Is Old English responsible for creating the /f/ sound from ph, as in Philip, Pharoah, Physics, Sophia, etc? Many European countries keep the f for all of their /f/-sounding letters, as in Sofia and Stefan, for example.
Old English is definitely not responsible for this.
All of the words that you mentioned are Greek in origin, and they all contained the Greek letter φ (phi). In Classical Greek this was pronounced as an aspirated [pʰ], which the Latins wrote as ph when they borrowed the words from Greek. Later this sound changed into an [f] in both Greek and Latin, and was passed as such into French, and then into English.
Once the idea that ph was pronounced [f] was established, it spread to a few other areas, as well. Borrowings from Hebrew and other Semitic languages sometimes use ph, especially since the Hebrew letter פ can be [p] or [f] depending on context. Vietnamese regularly uses ph for [f], in this case because the modern Vietnamese orthography was designed by the French.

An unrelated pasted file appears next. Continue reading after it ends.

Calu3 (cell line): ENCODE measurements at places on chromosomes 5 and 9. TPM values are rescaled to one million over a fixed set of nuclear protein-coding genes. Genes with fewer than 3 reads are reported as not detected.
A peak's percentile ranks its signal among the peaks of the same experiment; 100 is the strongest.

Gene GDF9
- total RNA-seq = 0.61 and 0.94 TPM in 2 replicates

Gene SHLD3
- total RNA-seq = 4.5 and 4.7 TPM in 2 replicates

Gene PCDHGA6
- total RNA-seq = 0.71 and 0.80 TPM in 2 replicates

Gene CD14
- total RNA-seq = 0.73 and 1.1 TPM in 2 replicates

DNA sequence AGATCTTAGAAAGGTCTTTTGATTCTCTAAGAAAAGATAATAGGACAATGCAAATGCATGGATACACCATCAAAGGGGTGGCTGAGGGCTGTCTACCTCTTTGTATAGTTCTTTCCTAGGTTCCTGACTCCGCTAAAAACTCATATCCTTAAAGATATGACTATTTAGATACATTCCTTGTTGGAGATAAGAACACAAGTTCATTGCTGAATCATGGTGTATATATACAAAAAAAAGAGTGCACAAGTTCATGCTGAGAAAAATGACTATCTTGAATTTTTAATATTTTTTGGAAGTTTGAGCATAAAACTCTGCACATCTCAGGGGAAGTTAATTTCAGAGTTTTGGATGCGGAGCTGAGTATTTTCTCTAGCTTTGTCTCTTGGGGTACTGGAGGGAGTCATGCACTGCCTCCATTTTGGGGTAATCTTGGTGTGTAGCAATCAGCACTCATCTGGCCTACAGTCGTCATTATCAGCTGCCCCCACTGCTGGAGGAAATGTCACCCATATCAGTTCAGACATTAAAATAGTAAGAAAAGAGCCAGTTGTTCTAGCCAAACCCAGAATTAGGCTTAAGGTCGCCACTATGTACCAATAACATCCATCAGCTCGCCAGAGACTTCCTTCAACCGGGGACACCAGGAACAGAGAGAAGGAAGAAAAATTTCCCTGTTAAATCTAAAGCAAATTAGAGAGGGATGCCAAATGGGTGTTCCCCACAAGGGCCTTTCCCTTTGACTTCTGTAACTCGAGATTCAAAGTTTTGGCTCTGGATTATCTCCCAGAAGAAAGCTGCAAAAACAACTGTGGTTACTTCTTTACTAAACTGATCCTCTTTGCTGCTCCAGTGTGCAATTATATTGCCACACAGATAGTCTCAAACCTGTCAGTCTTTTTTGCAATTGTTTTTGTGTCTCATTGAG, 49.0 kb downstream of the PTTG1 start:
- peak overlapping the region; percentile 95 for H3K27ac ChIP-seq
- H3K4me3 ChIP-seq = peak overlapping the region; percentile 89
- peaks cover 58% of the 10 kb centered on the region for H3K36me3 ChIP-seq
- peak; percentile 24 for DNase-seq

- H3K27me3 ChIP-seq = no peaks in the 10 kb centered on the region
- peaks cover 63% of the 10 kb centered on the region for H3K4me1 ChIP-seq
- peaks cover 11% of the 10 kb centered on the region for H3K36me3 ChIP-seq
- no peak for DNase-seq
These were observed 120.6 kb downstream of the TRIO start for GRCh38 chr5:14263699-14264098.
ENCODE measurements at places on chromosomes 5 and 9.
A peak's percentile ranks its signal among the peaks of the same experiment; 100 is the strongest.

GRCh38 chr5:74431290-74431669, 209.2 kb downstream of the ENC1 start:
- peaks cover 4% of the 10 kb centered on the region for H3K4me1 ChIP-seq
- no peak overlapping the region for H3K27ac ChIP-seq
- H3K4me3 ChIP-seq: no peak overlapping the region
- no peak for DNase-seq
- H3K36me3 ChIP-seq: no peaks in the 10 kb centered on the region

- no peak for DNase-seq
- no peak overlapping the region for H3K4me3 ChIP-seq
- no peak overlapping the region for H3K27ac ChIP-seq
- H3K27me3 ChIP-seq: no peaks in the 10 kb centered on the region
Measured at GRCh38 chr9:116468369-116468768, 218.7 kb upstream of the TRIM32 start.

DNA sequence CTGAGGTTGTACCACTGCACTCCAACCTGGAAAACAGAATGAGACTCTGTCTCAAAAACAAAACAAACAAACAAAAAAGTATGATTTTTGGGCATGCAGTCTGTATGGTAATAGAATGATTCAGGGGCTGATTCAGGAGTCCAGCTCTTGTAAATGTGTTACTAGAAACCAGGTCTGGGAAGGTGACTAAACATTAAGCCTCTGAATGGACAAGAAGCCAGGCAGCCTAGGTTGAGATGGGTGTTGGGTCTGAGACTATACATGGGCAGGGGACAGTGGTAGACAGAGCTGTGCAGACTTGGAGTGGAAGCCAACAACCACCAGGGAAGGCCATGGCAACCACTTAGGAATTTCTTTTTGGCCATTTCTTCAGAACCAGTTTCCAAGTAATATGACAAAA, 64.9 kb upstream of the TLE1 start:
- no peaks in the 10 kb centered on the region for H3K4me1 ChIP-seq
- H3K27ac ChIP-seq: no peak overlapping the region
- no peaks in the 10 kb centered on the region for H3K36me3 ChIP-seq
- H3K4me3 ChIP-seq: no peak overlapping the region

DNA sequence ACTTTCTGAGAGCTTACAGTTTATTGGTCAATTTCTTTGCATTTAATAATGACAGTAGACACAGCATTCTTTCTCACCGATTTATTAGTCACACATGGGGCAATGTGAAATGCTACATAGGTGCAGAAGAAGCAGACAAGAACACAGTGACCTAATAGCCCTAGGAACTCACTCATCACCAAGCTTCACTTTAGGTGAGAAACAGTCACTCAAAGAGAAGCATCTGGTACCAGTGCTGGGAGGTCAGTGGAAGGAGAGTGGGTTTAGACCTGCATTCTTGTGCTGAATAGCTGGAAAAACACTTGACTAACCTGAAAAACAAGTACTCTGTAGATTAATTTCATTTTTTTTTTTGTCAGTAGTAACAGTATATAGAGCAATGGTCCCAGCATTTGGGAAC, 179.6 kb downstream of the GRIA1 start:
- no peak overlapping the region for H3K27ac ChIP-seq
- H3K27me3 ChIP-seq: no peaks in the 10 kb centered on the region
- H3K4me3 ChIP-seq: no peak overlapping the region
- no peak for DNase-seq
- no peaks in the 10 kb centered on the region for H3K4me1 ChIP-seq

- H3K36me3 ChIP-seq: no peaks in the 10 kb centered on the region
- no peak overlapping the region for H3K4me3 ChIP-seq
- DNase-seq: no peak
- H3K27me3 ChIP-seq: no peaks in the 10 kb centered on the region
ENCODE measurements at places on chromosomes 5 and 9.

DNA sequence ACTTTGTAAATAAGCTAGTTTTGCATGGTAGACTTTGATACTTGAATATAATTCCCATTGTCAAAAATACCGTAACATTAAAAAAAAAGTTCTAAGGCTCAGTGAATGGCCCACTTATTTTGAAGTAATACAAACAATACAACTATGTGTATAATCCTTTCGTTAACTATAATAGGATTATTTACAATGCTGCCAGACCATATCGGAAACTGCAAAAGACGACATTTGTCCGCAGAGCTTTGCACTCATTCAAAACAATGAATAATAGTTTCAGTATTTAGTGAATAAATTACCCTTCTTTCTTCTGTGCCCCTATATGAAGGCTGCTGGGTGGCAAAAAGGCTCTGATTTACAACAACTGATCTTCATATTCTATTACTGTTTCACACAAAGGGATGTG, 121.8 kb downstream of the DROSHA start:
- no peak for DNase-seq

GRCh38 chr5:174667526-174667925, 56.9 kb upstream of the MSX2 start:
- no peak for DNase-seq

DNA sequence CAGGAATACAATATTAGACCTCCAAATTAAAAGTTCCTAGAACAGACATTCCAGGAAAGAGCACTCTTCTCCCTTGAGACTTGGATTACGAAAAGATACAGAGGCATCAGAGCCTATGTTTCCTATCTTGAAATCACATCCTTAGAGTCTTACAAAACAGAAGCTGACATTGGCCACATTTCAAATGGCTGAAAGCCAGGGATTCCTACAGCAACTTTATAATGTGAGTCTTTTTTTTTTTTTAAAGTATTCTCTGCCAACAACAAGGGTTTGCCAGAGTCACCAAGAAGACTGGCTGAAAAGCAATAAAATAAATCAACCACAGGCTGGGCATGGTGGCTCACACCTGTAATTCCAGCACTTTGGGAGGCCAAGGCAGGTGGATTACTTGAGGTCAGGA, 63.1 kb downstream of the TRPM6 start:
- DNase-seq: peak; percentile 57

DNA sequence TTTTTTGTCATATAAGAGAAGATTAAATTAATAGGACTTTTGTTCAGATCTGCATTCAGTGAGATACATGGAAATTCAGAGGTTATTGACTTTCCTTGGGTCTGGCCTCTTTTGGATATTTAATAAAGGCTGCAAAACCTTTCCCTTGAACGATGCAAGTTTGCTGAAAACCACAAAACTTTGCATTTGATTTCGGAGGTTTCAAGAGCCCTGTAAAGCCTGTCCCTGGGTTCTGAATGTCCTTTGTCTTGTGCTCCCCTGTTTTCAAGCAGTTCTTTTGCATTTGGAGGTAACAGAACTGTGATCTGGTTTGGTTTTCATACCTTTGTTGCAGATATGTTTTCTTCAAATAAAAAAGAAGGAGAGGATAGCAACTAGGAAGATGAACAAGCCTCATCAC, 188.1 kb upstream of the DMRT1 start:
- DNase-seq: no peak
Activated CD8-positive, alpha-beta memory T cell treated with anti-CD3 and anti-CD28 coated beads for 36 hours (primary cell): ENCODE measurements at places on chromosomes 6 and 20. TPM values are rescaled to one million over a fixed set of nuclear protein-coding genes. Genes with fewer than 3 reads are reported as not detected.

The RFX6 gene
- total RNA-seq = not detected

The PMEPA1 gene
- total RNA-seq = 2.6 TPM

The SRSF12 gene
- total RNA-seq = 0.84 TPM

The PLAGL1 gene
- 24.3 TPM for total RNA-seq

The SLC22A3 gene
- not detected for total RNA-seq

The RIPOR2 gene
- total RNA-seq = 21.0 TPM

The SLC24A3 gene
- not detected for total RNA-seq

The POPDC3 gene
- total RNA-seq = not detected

There were two p, t, and k sounds in ancient Greek. The softer (aspirated) sounds were transliterated in Latin as ph, th, and ch. Then, in Greek, all three sounds weakened; respectively they sounded like f, th (as in think), and the soft throaty sound in German ich or the x in Spanish Mexico. Neither Greek nor Latin changed the way the sounds were written. More than 1000 years later, English was born and then written down by people trained in Latin; they kept the Latin conventions for transliterating Greek words. You can read a more in-depth explanation about the history of these spellings at tellingvoice.com.